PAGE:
Being Visible

4 mins reading

Some years ago, a student who I’d never met or spoken to came up to me after a graduation ceremony. This student had recognised me from my YouTube videos in a unit she’d studied as part of her degree. She told me that even though she was an off-campus student studying from interstate, she felt like she ‘knew me’. What she meant by this was that because she was watching me talk to her on a weekly basis in what I then called ‘meLectures’, there was a perceived ‘interpersonal’ interaction that was happening through the screen.

Image unrelated. No idea who did this…

I want to focus here on the theme of being visible, which I flagged in an earlier post on making welcome videos as a highly useful strategy for creating a connection with new students. There is a perceived ‘intimacy’ that the now long history of vlogging conventions has cemented into the collective cultural psyche; nonetheless, speaking to the camera when making videos is only one example of how teachers can/need to be visible though.

In Higher Education, those lecturers who coordinate units with often large cohorts in the role of ‘Unit Chair’ often remain invisible – if not completely unknown – to the majority of students enrolled. When a lecture recording setup involves only spoken audio and screen-captured slides – as I’m guessing it still does in the majority of universities – it is very possible that a student could progress through several months of engaging with lecture content and seminars without ever actually seeing the lecturer.

unit chair widget.pngThe Learning Management System used where I work at Deakin University only began to include a Unit Chair profile picture several years ago, although that alone might not count as all that ‘visible’ – especially after the widget was shrunk in size considerably this year.

The importance for academics to be visible at a time when tertiary teaching is subject to a mass casualisation of the workforce is part of a wider issue and not necessarily related to the digital alone. Web 2.0 developments have played no small role in the power of being seen. The need to be visible on camera to engage audiences stems from a revolution that Professor of Internet Studies Matthew Allen best described in a video I made in 2016:

The internet, by redistributing the means of producing information about ourselves – and let’s face it, in the contemporary world most media does seem to be about personalities, not about things – now we are experiencing ourselves not so much as an audience, but as the product itself… [T]he person is now the media product, and we experience ourselves and who we are as, if you like, the producers of ourselves, and then turn around and we are the audiences for other people like ourselves.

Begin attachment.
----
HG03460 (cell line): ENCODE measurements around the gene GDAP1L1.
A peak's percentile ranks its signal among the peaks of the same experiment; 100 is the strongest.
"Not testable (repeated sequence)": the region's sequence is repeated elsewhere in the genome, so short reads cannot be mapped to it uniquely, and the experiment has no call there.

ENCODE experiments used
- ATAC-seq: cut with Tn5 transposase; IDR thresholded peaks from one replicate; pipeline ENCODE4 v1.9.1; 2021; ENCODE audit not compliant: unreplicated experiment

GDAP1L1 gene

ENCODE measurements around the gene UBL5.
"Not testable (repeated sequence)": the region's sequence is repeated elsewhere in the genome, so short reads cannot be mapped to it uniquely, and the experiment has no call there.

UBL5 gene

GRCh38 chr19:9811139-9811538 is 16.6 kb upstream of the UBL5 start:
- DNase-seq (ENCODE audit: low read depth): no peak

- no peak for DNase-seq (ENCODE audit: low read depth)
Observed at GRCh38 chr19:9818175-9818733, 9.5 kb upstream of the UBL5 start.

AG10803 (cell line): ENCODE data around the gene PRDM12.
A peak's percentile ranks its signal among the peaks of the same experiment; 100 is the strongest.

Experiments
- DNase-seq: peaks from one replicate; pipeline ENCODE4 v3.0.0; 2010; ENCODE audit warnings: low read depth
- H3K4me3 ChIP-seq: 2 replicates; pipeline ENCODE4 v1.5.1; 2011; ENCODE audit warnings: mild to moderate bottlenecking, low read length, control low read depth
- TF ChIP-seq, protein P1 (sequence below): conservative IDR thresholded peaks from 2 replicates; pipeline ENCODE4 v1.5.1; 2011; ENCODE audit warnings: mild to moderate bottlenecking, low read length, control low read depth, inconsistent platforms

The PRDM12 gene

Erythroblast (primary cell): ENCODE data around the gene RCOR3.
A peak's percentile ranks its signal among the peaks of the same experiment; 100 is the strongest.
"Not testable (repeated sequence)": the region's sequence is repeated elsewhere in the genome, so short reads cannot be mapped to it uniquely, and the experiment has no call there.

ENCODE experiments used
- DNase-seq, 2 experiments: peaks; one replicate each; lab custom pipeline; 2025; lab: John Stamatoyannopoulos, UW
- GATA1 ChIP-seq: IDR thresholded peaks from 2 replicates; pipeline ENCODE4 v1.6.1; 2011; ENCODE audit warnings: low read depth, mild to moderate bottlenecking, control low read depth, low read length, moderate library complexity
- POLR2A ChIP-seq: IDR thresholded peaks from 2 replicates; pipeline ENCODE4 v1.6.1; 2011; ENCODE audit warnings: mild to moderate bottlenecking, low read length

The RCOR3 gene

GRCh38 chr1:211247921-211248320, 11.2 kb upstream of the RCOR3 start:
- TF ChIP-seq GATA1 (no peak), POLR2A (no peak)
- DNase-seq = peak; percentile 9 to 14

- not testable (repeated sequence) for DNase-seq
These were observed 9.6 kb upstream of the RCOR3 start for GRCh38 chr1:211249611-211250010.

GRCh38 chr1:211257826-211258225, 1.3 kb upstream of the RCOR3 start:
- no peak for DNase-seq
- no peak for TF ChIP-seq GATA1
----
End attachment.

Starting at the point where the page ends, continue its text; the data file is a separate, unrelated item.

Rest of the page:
This is a fairly confronting scenario for anyone who hasn’t grown up with social media, much less teachers who hail from long-standing pedagogical traditions that for the most part remain at a distance from social media. And by the way, I’m guessing that if you clicked on the video link above to watch and listen to Matt delivering those lines rather than only reading the words off the screen, there’s a good chance they had more impact.

The implications of this social and cultural transformation for teachers and teaching continue to be confronted and avoided, depending on the context, and I won’t be able to do it justice here. To keep this post to a manageable length (for me and for you), I’ll relate this to one more area I’ve blogged about recently.

Frank is a sage for many of life’s dilemmas, but entirely useless when it comes to visibility.

A further context where educator visibility has come to the fore is the increasing use of social media to build professional-personal learning networks. This kind of online engagement by teachers is very much a form of visibility, even if a pseudonym is employed and one’s avatar picture bears no resemblance to one’s face. Learning from/with colleagues around the world in open and strategic ways is fundamental to developing ongoing and sustainable innovative practices in education at all levels (and not only universities). This issue is something I’ll no doubt come back to again and again – not least of all because this website and the Digital Learning with @digitalzones podcast is motivated directly by it.

One outstanding example I recently encountered of the kind of visibility I mean here is the online activity of French science teacher Nicolas Gaube (a.k.a. @a_happy_teacher). Nicholas’ dynamic on screen presence on his YouTube channel is worth getting a taste of… even if the croissants are virtual 😦

I connected with Nicholas by chance through the and hashtags over the weekend. The internet truly is an amazing place. Half a world away and yet I can get a glimpse into Nicholas’ teaching practice, teaching philosophy, and teaching persona more readily than I can in far more local settings.

The reason? Nicholas is visible.



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